Rachel Kiely, Backpacker Magazine
6:10 a.m. on Saturday morning: most of the country is sleeping, off in dreamland. Not George Dunn: he arrived at Mt. Rainier's 14,411 foot summit, a place he'd been 499 times before.
Dunn is the first to complete such a feat. The closest is Dunn's 59-year-old longtime friend and fellow International Mountain Guides director, Phil Ershler at 440 summits (but I doubt the two were counting...). Dunn and Ershler, along with Eric Simonson, are co-directors for International Mountain Guides, based just outside Mt. Rainier National Park in Washington. The company guides around the world, sending expeditions to major peaks internationally.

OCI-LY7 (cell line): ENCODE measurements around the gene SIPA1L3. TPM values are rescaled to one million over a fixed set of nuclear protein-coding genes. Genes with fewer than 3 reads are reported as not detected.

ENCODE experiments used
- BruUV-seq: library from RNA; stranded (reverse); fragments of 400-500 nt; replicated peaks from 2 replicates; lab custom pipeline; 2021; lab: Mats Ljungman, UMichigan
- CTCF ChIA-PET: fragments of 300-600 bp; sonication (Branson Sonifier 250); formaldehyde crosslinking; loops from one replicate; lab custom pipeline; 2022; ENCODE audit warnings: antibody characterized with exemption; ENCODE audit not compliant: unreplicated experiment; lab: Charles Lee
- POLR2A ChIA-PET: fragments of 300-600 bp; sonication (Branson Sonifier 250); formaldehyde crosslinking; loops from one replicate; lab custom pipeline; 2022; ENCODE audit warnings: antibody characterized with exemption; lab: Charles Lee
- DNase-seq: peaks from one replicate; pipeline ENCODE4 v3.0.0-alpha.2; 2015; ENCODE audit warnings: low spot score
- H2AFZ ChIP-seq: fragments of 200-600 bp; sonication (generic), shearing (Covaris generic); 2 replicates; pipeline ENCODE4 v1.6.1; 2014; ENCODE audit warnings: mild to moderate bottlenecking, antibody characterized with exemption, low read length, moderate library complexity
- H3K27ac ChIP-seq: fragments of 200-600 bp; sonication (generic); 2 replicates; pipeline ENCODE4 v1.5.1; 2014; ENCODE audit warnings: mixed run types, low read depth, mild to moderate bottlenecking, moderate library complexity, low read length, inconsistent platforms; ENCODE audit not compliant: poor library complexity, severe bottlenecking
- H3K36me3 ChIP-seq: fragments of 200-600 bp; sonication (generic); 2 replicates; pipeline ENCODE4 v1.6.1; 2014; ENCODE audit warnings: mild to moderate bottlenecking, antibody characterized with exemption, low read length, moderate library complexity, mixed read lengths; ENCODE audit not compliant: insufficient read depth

Dunn has been guiding since 1975. He's a mountain climber at heart, and an unselfish one at that: he helped roughly 10,000 climbers summit Rainier. Altogether, 500 summits pans out to 600 attempts, 9,000 hiking miles and 4.5 million vertical feet. Along with his impressive numeric stats, Dunn is the one to call for snow slides, learning how to broadcast food, and mending gaping head wounds: he is a Certified Alpine Guide with American Mountain Guides Association, a Leave No Trace Master Educator, a Level II AIARE Avalanche Instructor, and a Wilderness First Responder. On his 500th summit, his wife, Nancy, and son, Jeremy, accompanied Dunn. Jeremy completed his first summit while his dad completed his 500th. I guess we know who likes sleeping in and who likes waking up early.
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